When you are buying or selling a home, you may be bombarded with real estate jargon that you aren’t familiar with. One advantage to working with a real estate agent is that they will educate you on the different parts of a real estate transaction and make sure you understand how this impacts you.
Earnest submit an offer to purchase. The amount of earnest money is a part of the contract and in most cases can be negotiated just like price or any other item when the buyer and seller are negotiating. money, also referred to as “good faith money” by some people is the initial deposit a buyer makes on a home when they
Once both parties agree to the contract and it is signed, the earnest money is turned over to the party that is designated to hold the earnest money per the contract. The person holding the earnest money may be the firm that has the house listed or the firm that represents the buyer. An important thing to note about how the earnest money is held is that this money is held in an escrow account on the buyer’s behalf until the parties are ready to close on the property. At that time, the money will be applied to the purchase price of the property.
In our market, the minimum earnest money amount we commonly see is $1,000.00 but depending on the price of the home and the competitiveness of the current market, the initial earnest money deposit may be much larger. In a multiple offer situation, many buyers choose to strengthen the terms of their offer by including earnest money amounts of $5,000 and up. While some buyers may not be in a position to do this, it can give your offer an advantage depending upon the other terms of your offer.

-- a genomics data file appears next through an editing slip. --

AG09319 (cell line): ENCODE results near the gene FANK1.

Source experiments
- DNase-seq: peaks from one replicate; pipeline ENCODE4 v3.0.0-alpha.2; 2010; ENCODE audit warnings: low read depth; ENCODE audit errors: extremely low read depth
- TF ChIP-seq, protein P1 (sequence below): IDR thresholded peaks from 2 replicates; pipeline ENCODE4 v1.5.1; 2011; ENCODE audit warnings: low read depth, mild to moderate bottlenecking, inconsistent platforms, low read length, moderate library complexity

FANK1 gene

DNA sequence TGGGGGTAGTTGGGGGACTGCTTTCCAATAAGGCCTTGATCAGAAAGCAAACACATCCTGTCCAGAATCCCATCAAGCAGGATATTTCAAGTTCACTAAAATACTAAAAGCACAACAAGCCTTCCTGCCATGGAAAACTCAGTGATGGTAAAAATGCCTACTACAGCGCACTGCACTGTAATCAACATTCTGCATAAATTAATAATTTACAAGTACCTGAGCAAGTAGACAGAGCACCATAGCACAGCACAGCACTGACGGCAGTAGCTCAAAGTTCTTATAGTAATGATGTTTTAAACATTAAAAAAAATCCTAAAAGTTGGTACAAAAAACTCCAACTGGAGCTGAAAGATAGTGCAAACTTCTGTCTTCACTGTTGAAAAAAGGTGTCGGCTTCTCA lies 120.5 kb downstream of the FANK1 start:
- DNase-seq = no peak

It is common to see buyers make a second earnest money deposit after they have done their initial investigations of the property. This shows that you are committed to the purchase of the home and further reduces the amount you must bring to closing.
With all earnest money deposits, the money is refundable to the buyer if the contract is cancelled with just cause by either party. Acceptable reasons for cancellation include but are not limited to an issue arising from the inspection or an issue with the property financing. Getting preapproved for a mortgage prior to purchasing a home can decrease the number of issues that arise from financing and so the seller will expect to see this with your offer to give them confidence in your ability to obtain financing. Issues may still arise but this does decrease the number of them. If the buyer chooses not to purchase the home without a justifiable reason, their earnest money will not be returned.
Take note that even with a justifiable reason to cancel the contract, both buyer and seller must agree to the release of the earnest money for that to happen. If the two parties aren’t in agreement, the earnest money will stay in the escrow account until both the buyer and the seller agree in writing or a court order determines what to do with the money.
While you will want to understand as much you can about the process when you are buying or selling a home, count on your agent to educate and advise you along the way.
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